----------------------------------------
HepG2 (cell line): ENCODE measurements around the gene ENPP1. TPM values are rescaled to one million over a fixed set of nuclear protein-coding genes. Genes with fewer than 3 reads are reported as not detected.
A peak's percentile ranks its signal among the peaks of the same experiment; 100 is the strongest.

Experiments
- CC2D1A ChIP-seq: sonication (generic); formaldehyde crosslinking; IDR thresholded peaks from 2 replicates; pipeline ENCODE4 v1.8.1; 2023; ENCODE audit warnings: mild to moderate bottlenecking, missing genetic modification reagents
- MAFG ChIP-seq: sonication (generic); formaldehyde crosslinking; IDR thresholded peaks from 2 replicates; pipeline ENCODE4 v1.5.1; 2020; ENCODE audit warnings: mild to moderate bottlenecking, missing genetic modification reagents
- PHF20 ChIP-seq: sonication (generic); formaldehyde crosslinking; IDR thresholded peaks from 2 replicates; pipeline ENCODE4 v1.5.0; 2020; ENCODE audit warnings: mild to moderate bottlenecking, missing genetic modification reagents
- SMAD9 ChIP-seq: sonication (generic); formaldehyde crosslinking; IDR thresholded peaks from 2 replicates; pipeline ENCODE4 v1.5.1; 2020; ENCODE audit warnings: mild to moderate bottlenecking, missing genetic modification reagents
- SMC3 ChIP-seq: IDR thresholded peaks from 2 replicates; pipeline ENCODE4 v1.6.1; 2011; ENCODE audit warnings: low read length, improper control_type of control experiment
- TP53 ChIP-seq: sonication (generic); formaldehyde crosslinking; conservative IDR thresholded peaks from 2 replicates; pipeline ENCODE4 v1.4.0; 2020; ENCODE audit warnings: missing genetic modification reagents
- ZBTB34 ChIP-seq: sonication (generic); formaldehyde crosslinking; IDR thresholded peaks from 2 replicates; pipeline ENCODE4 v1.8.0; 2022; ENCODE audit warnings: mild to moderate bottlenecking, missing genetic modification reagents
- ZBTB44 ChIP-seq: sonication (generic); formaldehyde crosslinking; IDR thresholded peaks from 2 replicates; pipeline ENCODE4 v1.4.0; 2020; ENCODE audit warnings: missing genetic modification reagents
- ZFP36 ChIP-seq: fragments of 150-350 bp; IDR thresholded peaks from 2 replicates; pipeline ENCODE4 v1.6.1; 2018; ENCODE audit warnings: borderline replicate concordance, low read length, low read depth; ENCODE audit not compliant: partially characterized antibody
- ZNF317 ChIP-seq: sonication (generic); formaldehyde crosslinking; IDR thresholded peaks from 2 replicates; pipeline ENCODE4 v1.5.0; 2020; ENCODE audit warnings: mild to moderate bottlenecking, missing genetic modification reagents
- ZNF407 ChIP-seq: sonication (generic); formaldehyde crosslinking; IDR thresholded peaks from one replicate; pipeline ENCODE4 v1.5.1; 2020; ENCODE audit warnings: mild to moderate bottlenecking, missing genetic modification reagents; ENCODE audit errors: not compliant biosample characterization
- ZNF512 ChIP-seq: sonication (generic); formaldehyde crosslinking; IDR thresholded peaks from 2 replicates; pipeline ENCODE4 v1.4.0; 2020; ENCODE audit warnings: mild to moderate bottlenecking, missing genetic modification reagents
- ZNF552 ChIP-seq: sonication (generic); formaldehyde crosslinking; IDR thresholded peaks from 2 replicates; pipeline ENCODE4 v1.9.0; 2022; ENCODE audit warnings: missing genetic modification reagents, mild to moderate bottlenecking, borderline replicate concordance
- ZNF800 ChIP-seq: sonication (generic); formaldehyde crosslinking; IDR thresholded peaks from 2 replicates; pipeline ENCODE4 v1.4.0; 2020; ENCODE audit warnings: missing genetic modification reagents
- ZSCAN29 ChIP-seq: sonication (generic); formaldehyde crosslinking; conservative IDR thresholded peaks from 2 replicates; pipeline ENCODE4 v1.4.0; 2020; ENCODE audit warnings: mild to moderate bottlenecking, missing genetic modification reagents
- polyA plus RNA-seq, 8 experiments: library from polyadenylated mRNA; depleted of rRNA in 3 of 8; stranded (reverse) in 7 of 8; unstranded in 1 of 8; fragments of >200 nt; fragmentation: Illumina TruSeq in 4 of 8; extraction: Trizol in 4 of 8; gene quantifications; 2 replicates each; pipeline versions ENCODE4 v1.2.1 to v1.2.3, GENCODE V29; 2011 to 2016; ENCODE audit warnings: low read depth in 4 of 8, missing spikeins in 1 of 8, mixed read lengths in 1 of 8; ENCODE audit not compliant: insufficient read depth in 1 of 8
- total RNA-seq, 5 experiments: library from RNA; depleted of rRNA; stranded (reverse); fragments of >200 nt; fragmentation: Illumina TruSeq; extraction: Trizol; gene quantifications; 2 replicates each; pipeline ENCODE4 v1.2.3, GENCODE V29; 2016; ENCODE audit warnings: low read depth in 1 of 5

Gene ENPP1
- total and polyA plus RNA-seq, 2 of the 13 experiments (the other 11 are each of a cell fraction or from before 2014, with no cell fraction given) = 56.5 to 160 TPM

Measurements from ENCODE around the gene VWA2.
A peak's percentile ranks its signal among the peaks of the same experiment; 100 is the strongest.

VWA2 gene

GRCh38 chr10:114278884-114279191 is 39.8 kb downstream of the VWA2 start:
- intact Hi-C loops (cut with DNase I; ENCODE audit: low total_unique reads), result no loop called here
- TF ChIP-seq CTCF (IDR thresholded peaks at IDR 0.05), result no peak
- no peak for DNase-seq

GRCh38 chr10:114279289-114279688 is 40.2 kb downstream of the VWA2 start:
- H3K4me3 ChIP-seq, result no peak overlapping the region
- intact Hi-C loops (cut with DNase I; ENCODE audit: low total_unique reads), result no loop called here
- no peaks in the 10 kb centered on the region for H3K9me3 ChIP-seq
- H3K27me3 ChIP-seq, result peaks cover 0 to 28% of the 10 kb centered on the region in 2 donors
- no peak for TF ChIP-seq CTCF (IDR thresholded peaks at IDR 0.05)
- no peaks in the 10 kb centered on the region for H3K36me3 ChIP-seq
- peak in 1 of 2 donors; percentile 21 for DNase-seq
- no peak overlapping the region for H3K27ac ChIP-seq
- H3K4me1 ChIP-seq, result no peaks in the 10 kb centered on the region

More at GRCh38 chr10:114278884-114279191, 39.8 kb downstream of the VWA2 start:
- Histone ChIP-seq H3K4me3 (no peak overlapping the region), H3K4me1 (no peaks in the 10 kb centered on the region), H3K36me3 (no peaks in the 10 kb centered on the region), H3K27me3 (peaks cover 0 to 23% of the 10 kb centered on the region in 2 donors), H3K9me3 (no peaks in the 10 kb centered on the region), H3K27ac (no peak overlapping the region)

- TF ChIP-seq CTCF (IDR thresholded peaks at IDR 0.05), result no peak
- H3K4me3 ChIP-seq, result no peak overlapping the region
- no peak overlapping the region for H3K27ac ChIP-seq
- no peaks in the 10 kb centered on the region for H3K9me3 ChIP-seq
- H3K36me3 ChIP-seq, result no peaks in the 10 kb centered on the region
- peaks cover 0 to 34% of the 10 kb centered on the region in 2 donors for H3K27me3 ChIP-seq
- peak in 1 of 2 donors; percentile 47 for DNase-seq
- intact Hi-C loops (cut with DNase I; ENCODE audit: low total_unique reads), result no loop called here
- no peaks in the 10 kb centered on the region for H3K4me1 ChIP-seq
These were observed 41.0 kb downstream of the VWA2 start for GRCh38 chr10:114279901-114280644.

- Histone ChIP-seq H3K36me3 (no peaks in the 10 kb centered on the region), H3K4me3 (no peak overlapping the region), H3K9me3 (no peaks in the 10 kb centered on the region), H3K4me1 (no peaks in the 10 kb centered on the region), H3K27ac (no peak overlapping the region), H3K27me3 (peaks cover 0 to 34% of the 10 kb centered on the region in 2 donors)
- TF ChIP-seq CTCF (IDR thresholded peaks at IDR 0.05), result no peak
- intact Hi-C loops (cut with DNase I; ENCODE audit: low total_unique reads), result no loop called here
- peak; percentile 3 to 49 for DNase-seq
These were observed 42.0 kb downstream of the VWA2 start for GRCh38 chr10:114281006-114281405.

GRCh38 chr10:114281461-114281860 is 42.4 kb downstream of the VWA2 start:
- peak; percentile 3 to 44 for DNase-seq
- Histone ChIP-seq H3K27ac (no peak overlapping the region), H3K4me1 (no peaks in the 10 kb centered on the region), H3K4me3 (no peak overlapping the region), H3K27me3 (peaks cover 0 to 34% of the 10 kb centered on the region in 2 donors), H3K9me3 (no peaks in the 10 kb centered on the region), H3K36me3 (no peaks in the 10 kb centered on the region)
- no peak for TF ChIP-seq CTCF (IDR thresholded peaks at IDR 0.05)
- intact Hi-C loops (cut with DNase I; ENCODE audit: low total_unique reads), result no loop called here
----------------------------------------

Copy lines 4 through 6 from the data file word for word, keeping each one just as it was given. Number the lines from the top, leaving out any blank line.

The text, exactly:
- CC2D1A ChIP-seq: sonication (generic); formaldehyde crosslinking; IDR thresholded peaks from 2 replicates; pipeline ENCODE4 v1.8.1; 2023; ENCODE audit warnings: mild to moderate bottlenecking, missing genetic modification reagents
- MAFG ChIP-seq: sonication (generic); formaldehyde crosslinking; IDR thresholded peaks from 2 replicates; pipeline ENCODE4 v1.5.1; 2020; ENCODE audit warnings: mild to moderate bottlenecking, missing genetic modification reagents
- PHF20 ChIP-seq: sonication (generic); formaldehyde crosslinking; IDR thresholded peaks from 2 replicates; pipeline ENCODE4 v1.5.0; 2020; ENCODE audit warnings: mild to moderate bottlenecking, missing genetic modification reagents